This story is part of AIN's continuing coverage of the impact of the coronavirus on aviation.
Emirates Airline said Tuesday that it has begun pilot and cabin crew cuts but declined to confirm the numbers of employees affected or reports of severe pay cuts for those who remain. The move marks a second round of cuts following its decision two weeks ago to let go of hundreds of A380 pilot and flight attendant trainees.
“As previously communicated, we at Emirates have been doing everything possible to retain the talented people that make up our workforce for as long as we can,” said an Emirates spokesperson in a written statement. “However, given the significant impact that the pandemic has had on our business, we simply cannot sustain excess resources and have to right-size our workforce in line with our reduced operations. After reviewing all scenarios and options, we deeply regret that we have to let some of our people go. This was a very difficult decision and not one that we took lightly. The company is doing everything possible to protect the workforce wherever we can. Where we are forced to take tough decisions, we will treat people with fairness and respect. We will work with impacted employees to provide them with all possible support.”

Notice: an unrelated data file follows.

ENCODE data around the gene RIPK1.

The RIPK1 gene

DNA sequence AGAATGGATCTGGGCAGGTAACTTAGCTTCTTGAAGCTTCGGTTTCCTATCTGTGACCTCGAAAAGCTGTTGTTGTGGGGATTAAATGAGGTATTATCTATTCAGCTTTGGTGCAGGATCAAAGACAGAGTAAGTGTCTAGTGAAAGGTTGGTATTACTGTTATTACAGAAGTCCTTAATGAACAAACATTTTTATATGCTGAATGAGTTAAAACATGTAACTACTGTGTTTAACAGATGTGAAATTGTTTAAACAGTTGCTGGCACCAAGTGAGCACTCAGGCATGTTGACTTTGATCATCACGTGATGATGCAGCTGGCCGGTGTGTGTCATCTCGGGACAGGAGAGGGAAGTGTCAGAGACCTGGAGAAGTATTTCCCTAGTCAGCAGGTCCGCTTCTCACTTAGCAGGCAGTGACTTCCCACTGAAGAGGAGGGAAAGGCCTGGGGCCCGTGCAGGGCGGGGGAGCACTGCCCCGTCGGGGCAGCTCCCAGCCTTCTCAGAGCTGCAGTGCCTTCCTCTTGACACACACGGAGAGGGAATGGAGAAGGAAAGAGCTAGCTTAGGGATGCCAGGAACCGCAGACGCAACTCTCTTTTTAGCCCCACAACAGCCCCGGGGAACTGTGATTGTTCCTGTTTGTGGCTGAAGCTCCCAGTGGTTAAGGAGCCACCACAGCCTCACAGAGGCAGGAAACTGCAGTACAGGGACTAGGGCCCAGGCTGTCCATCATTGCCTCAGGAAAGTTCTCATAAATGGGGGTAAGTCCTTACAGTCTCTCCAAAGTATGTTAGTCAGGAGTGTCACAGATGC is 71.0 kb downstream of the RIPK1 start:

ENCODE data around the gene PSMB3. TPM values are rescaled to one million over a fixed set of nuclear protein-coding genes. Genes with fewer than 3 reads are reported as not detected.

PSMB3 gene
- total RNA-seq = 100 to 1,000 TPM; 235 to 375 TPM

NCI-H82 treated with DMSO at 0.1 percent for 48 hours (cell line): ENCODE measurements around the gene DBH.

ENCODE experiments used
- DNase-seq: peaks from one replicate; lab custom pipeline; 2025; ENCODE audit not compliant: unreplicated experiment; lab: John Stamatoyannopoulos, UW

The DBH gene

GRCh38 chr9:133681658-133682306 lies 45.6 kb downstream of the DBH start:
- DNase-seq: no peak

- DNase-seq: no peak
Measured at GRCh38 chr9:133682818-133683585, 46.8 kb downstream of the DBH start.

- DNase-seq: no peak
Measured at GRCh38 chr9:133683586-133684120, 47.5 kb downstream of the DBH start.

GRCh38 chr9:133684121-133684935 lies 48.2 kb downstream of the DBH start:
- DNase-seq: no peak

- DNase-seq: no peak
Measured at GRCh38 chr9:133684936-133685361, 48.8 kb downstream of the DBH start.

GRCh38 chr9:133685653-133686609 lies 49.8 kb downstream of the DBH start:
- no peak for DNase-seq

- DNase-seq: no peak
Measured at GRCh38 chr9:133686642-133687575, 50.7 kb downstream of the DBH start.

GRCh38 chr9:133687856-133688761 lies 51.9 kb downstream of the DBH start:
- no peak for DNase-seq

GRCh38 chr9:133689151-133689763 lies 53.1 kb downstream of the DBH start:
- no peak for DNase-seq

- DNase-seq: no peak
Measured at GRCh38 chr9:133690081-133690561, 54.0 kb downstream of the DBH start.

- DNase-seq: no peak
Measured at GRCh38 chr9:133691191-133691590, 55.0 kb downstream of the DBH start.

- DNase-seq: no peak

The moves come despite some of the first signs of a return to regular revenue operations, as the UAE on June 3 lifted its restrictions on connecting flights through Dubai and Abu Dhabi for Emirates and Etihad Airways, respectively. Emirates said it would start passenger services to 16 more cities on its Boeing 777-300ERs on June 15, including Bahrain, Manchester, Zurich, Vienna, Amsterdam, Copenhagen, Dublin, New York JFK, Seoul, Kuala Lumpur, Singapore, Jakarta, Taipei, Hong Kong, Perth, and Brisbane. Separately, the airline began offering flights from Karachi, Lahore, and Islamabad on June 8 for travelers from Pakistan wanting to connect to other Emirates destinations.
Emirates suspended its scheduled passenger operations on March 25, as international travel came to a virtual halt amid border closings and evaporation of demand due to the Covid-19 crisis. Following an announcement in early April that the airline would resume a limited number of outbound flights on April 6, largely to repatriate stranded foreigners, Dubai’s crown prince, Sheikh Hamdan bin Rashid Al Maktoum, said the emirate would fully support the airline and committed to an injection of fresh capital.
As a state-owned airline, Emirates enjoys financial backing many other international airlines do not. However, it serves as a significant contributor to the economy of the UAE, which already stands to suffer from the sudden drop in oil prices the Covid-19 crisis has exacerbated.